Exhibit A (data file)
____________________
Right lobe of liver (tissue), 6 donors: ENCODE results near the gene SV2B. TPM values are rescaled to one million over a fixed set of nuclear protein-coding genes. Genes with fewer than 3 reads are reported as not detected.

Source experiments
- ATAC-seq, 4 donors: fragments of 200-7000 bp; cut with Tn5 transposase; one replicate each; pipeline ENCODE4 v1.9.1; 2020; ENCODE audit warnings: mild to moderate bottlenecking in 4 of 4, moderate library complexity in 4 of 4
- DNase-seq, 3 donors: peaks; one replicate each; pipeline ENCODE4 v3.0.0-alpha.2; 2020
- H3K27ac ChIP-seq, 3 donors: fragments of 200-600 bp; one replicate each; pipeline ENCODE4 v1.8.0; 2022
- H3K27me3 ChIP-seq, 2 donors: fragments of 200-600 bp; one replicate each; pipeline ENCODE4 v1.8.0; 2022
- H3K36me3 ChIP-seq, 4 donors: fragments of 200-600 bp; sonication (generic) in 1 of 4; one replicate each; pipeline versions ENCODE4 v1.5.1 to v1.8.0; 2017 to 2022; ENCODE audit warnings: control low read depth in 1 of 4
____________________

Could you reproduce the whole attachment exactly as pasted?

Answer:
Right lobe of liver (tissue), 6 donors: ENCODE results near the gene SV2B. TPM values are rescaled to one million over a fixed set of nuclear protein-coding genes. Genes with fewer than 3 reads are reported as not detected.

Source experiments
- ATAC-seq, 4 donors: fragments of 200-7000 bp; cut with Tn5 transposase; one replicate each; pipeline ENCODE4 v1.9.1; 2020; ENCODE audit warnings: mild to moderate bottlenecking in 4 of 4, moderate library complexity in 4 of 4
- DNase-seq, 3 donors: peaks; one replicate each; pipeline ENCODE4 v3.0.0-alpha.2; 2020
- H3K27ac ChIP-seq, 3 donors: fragments of 200-600 bp; one replicate each; pipeline ENCODE4 v1.8.0; 2022
- H3K27me3 ChIP-seq, 2 donors: fragments of 200-600 bp; one replicate each; pipeline ENCODE4 v1.8.0; 2022
- H3K36me3 ChIP-seq, 4 donors: fragments of 200-600 bp; sonication (generic) in 1 of 4; one replicate each; pipeline versions ENCODE4 v1.5.1 to v1.8.0; 2017 to 2022; ENCODE audit warnings: control low read depth in 1 of 4